A week after the big meeting (and after several conversations about the project) with the CEO outlining plans and duties and deadlines, I FINALLY got this guy on IM (not even on the phone or Skype) and said, “You know I’m worried about this deadline. I still don’t have the materials I need that you were going to provide, we haven’t had time to talk and work this out.” He replied, “What deadline?” I said, “The one we talked about on the phone with the CEO last week?” and he replied….”Oh, I must have dropped off the call before that. You should have told me.” He didn’t drop off the call, but certainly used that as an excuse more than once in the two weeks when he forgot to do things. I did tell him over email, too.

    I knew at that point I had to quit (well, really on day 3, but I gave it a chance, because the cause). Only, I had to write THREE resignation letters instead of having one conversation with HR or the CEO. I had to beg them to take me off their books before the insurance kicked in and before I lost my cobra coverage, emailing admins and HR and bosses instead of being able to walk out a door and make it clear and final.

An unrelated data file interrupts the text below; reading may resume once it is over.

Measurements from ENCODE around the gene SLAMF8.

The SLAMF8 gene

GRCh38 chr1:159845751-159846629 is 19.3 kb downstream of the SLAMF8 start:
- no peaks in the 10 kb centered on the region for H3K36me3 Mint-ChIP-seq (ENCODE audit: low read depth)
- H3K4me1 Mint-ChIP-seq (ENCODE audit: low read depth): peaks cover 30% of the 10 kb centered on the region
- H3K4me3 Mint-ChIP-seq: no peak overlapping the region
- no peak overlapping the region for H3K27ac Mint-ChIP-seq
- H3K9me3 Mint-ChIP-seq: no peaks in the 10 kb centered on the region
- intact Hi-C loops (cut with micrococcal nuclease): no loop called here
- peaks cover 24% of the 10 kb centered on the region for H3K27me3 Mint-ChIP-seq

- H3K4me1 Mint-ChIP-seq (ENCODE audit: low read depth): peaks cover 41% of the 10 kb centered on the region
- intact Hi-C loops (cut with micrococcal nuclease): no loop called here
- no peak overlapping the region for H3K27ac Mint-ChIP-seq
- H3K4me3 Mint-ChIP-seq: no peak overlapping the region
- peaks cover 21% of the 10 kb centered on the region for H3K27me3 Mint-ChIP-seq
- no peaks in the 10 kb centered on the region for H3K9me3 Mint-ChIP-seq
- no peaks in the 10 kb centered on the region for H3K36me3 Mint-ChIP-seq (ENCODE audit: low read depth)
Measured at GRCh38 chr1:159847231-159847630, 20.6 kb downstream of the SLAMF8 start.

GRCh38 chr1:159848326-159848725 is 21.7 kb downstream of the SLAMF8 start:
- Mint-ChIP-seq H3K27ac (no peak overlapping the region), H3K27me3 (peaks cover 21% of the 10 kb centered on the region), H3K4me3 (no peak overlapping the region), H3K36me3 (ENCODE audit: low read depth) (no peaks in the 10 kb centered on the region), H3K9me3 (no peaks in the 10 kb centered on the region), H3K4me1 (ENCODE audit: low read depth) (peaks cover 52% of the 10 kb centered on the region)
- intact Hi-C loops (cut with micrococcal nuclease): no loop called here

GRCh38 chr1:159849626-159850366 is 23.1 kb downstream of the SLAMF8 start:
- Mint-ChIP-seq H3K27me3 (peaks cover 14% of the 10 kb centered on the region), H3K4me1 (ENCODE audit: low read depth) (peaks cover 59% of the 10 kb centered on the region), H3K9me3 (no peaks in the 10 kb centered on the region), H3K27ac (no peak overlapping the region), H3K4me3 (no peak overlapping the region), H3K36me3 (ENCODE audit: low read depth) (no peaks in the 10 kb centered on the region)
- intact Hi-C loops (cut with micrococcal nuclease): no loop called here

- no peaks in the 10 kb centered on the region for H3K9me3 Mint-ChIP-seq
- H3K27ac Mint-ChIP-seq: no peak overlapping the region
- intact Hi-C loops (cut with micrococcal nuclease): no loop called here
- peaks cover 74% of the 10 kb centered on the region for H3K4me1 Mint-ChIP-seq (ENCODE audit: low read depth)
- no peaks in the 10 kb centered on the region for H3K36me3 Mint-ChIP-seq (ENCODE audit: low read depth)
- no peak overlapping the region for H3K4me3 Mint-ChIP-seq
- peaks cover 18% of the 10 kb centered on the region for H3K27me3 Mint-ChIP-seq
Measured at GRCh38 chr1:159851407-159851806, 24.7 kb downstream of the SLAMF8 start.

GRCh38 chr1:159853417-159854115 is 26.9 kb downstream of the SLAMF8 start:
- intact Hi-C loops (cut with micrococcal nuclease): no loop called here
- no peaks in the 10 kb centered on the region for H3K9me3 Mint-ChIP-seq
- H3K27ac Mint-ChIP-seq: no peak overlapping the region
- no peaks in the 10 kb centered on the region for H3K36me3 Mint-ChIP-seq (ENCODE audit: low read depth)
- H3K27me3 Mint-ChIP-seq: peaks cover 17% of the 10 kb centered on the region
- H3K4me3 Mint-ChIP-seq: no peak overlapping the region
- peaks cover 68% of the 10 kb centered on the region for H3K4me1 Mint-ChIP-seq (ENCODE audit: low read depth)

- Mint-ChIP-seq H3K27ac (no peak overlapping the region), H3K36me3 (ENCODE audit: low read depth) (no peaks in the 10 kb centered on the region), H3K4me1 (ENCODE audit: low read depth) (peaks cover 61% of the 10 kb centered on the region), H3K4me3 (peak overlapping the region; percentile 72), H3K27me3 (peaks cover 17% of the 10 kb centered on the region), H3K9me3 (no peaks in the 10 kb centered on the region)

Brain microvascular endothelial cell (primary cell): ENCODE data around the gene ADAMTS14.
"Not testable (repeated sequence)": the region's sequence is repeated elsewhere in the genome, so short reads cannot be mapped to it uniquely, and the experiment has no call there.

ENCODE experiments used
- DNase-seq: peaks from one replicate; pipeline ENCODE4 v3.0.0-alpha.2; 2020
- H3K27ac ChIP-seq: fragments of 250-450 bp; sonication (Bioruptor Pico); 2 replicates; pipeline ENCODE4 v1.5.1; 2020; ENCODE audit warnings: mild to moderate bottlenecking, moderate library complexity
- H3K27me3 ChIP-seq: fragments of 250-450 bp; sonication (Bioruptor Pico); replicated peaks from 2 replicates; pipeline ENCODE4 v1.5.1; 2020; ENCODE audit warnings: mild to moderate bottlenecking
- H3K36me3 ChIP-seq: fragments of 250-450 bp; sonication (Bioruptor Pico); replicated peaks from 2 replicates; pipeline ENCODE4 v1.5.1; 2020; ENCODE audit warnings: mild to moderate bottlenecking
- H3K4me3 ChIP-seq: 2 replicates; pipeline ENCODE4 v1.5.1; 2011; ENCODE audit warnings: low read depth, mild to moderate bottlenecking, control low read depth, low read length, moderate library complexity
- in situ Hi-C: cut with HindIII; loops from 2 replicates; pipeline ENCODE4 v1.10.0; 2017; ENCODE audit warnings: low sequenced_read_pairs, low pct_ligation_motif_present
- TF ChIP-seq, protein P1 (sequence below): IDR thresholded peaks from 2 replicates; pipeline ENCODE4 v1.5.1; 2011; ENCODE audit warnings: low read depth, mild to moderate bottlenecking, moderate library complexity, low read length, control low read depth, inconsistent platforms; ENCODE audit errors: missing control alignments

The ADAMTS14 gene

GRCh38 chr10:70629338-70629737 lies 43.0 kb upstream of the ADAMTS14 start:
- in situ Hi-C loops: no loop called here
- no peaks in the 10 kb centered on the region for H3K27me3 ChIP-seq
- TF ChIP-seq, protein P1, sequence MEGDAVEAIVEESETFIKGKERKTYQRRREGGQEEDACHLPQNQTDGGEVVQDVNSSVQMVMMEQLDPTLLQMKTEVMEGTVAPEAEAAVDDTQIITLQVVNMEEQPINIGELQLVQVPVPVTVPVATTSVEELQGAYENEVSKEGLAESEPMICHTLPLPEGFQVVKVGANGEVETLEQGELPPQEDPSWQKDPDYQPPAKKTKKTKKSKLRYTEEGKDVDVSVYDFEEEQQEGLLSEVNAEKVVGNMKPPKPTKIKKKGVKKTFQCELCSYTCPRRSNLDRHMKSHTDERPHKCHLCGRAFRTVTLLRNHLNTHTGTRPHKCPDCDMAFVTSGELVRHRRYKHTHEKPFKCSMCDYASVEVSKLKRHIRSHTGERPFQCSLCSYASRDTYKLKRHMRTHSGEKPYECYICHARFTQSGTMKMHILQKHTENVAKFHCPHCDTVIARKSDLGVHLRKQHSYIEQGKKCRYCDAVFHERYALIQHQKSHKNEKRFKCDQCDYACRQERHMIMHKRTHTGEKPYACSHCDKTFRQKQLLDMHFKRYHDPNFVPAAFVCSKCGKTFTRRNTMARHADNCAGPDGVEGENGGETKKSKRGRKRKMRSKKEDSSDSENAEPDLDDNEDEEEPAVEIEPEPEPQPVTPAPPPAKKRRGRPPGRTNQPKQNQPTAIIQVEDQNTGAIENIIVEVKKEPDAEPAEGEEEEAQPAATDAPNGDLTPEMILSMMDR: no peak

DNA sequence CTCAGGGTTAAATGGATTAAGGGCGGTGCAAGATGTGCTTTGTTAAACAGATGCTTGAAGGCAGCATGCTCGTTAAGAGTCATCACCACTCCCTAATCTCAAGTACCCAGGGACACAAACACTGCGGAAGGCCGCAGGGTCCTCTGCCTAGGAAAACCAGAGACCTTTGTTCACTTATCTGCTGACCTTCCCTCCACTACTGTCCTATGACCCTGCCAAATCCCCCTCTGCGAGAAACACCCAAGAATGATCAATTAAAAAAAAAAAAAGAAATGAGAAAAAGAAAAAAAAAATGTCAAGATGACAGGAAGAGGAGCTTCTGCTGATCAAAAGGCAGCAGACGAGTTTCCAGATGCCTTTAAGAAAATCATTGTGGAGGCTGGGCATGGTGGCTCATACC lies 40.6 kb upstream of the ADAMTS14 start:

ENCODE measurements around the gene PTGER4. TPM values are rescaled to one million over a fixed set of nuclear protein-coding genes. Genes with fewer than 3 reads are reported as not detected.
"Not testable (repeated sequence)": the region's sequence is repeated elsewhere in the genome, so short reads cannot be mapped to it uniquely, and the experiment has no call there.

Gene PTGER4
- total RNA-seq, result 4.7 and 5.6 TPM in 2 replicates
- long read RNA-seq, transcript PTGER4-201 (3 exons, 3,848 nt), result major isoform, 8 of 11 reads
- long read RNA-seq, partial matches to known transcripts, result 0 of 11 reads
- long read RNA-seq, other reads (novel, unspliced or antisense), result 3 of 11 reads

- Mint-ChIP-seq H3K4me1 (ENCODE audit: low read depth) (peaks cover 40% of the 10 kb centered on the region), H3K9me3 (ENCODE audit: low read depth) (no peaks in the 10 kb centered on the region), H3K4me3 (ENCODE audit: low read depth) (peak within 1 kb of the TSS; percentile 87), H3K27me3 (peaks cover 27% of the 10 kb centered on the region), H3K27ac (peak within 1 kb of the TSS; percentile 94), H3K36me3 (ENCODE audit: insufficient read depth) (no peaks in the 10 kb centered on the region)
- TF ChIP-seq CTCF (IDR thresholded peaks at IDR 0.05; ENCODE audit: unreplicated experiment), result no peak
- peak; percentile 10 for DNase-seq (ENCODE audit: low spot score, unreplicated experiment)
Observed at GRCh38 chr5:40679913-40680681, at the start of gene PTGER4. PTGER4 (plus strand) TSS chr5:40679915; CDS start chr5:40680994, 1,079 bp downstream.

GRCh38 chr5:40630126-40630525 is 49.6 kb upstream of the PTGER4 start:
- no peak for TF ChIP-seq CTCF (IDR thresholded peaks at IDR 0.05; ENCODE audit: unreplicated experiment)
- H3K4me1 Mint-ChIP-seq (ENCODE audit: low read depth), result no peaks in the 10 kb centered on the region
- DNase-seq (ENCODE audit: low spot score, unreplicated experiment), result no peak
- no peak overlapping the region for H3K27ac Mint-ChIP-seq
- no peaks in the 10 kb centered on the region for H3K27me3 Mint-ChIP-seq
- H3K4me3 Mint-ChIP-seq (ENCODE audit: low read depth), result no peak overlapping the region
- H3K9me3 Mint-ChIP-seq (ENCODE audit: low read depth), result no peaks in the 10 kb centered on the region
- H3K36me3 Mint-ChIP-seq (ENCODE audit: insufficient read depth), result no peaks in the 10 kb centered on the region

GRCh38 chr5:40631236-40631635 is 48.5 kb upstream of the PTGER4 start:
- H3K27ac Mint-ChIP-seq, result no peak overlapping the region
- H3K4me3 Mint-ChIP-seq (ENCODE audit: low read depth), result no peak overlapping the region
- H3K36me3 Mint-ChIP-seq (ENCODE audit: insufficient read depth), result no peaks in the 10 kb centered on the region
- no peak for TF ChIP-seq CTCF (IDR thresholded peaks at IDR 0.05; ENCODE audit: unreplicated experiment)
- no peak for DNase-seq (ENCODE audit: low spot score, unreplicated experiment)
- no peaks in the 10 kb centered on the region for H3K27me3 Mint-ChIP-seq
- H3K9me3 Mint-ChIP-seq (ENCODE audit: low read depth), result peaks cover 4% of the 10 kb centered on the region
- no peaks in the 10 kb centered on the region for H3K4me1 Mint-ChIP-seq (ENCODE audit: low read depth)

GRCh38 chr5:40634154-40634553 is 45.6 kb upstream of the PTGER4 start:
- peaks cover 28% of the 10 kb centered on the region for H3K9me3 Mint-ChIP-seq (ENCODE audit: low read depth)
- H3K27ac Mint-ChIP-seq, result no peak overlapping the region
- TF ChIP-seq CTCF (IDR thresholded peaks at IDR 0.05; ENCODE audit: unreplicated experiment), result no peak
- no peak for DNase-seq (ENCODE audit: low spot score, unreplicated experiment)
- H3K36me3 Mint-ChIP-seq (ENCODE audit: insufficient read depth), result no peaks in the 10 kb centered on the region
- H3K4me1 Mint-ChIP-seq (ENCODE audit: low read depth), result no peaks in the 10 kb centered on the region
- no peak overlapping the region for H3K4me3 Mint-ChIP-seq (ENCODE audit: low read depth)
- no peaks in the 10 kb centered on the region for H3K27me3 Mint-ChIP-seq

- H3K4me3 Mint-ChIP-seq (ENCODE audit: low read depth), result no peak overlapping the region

I just looked in my google docs, and over a year later I still have access to all their employee contact info. Have I asked to before removed off the shared doc? Of course I have.

    Horror Story #2
    At another job I wasn’t remote, but two or three members of my team were, depending on the week. They all lived in the same city about 1.5 hours from the main office. The boss started holding in person team meetings out there, and not inviting me. I only found out after a couple of months because the intern let it slip. It wasn’t an oversight, it was clearly intentional as the intern seemed mortified that he’d told me. Then in my review my boss noted how I didn’t really seem like I was part of the team.